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For a time, an old drug helps with PFS in a head and neck cancer



Everolimus, a safe, cheap and well-tolerated drug, prolonged progression-free survival (PFS) compared with placebo during the year patients with advanced head and neck squamous cell carcinoma (HNSCC) were on it, a phase 2 study indicates.

Dr. CherieAnn Nathan

However, once discontinued, the PFS advantage in favor of active therapy was no longer significant at 2 years, the same study suggests.

“The 5-year survival rate for advanced head and neck HPV [human papillomavirus]-negative smokers is dismal; hence the need for adjuvant therapy after a complete response to definitive therapy,” Cherie-Ann Nathan, MD, of Louisiana State University Health in Shreveport, Louisiana, said at the Multidisciplinary Head and Neck Cancer Symposium, sponsored by the American Society for Radiation Oncology.

“[Since] their survival rates have not changed in decades despite advances in surgery, radiation therapy, and chemotherapy, these findings indicate that patients at high risk for tumor relapse could be given mTOR inhibitors to stall progression and keep any residual cancer cells from growing,” she added in a statement.

Advanced HNSCC

The investigator-initiated trial randomly assigned 28 patients with advanced HNSCC to everolimus 10 mg orally once daily or placebo for a maximum of 1 year or until disease progression, whichever came first.

Patients had stage IV HNSCC but had to be disease-free clinically and radiologically following definitive treatment with chemoradiation or surgery followed by chemoradiation. There was no difference in the type of definitive treatment received prior to the intervention between the two groups.

Adjuvant therapy was initiated between 8 and 16 weeks after completing definitive therapy.

If patients had HPV-positive oropharyngeal cancer, they had to have a minimum of 10 pack-years of smoking history.

“The primary endpoint was PFS at 2 years; the secondary endpoint was toxicity,” Nathan observed.

Oral mucositis and leukopenia were common but only 7% of patients developed grade 3 mucositis or leukopenia.

Other grade 3 or greater toxicities were reported in 16 patients and were similar to the adverse events (AEs) noted in other trials with everolimus. Only two patients developed serious AEs possibly related to the drug.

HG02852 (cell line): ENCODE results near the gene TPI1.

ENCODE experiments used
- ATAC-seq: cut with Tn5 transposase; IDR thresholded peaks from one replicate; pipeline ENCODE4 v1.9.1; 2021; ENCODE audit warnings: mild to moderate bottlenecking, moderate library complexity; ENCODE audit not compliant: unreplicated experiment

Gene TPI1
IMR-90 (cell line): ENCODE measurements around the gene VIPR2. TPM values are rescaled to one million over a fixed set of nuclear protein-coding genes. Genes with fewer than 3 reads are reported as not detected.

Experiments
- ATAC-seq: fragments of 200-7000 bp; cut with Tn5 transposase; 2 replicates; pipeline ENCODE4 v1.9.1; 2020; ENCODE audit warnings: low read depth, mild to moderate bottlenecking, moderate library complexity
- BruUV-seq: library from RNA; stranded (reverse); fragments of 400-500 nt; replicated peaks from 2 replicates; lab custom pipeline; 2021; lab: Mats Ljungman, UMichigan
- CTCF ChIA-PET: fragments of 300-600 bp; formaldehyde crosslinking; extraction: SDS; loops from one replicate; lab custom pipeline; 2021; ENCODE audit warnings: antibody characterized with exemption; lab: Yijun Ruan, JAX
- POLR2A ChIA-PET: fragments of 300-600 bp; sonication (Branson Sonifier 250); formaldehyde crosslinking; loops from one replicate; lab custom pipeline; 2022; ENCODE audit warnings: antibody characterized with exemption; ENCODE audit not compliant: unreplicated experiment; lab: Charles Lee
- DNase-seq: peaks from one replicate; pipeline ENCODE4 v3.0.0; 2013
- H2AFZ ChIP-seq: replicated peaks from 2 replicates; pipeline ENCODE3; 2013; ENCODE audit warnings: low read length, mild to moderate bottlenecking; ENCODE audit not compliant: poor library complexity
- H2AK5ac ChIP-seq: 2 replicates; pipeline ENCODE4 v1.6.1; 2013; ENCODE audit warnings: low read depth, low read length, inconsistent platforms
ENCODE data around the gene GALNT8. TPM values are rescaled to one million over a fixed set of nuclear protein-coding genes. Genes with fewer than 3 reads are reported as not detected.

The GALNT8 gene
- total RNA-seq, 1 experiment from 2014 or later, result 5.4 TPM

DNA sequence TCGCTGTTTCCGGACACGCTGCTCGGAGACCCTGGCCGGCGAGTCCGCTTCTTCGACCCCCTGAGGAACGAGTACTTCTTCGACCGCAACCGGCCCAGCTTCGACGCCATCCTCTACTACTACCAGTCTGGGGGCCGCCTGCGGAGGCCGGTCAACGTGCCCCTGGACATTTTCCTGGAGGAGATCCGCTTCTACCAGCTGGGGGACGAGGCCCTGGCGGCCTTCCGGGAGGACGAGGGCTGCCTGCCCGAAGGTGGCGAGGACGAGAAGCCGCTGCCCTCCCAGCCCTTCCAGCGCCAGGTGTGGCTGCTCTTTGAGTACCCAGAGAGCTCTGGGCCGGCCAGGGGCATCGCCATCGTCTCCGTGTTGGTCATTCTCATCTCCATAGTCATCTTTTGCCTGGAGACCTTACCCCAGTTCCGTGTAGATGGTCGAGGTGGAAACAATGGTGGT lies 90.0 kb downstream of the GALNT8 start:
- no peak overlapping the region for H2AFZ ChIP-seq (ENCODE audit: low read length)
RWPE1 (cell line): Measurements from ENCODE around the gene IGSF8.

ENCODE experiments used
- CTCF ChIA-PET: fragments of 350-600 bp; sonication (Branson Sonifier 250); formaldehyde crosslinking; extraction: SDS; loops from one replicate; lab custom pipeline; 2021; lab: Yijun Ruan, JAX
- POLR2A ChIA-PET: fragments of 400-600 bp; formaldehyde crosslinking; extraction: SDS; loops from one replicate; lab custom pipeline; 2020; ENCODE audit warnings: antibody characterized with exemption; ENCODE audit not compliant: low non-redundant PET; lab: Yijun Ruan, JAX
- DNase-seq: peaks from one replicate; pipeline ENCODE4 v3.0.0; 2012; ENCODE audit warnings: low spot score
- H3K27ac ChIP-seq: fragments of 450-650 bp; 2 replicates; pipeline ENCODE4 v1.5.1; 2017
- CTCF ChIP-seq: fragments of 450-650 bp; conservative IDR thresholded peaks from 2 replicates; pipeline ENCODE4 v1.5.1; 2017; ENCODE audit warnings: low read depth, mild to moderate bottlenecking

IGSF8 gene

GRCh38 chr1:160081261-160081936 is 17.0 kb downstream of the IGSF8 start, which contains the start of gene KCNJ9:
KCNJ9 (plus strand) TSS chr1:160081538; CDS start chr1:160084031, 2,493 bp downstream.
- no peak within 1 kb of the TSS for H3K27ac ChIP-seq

At 1 year, 81% of patients on everolimus were disease-free compared with 57% of patients on placebo (P = .04), Nathan reported.

However, at 2 years, PFS – although continuing to favor those treated with adjuvant therapy – was no longer significant even though it was clear that during the year patients were receiving treatment, “there was a consistent, protective effect of everolimus,” Nathan suggested.

Special effect among TP53-mutated patients?

Targeted exon sequencing was also carried out, the results from which showed that TP53 was the most commonly mutated gene.

“As expected, HPV-negative tumors were more likely to be mutated for TP53,” Nathan observed. Approximately 80% of HPV-negative smoking-related HNSCC tumors carry the TP53 mutation.

Interestingly, survival rates were significantly higher in TP53-mutated patients treated with everolimus: 70% of the patients were still alive at 2 years compared with only 22% of placebo controls (P = .026), she said.

This is a surprising finding, Nathan suggested, as patients with TP53 mutations traditionally have worse survival than those without, suggesting that these patients in particular appear to benefit from adjuvant everolimus.

“Everolimus is used for patients with breast cancer or renal cell cancer for extended periods without major side effects and there is potential for patients with TP53-mutated head and neck disease to see a survival benefit as well,” Nathan speculated.

However, additional trials are needed to confirm the link between the TP53 mutation and survival and to assess the safety of keeping patients with HNSCC on an mTOR inhibitor for longer than 1 year.

The study was funded by Novartis. Nathan has disclosed no relevant financial relationships.

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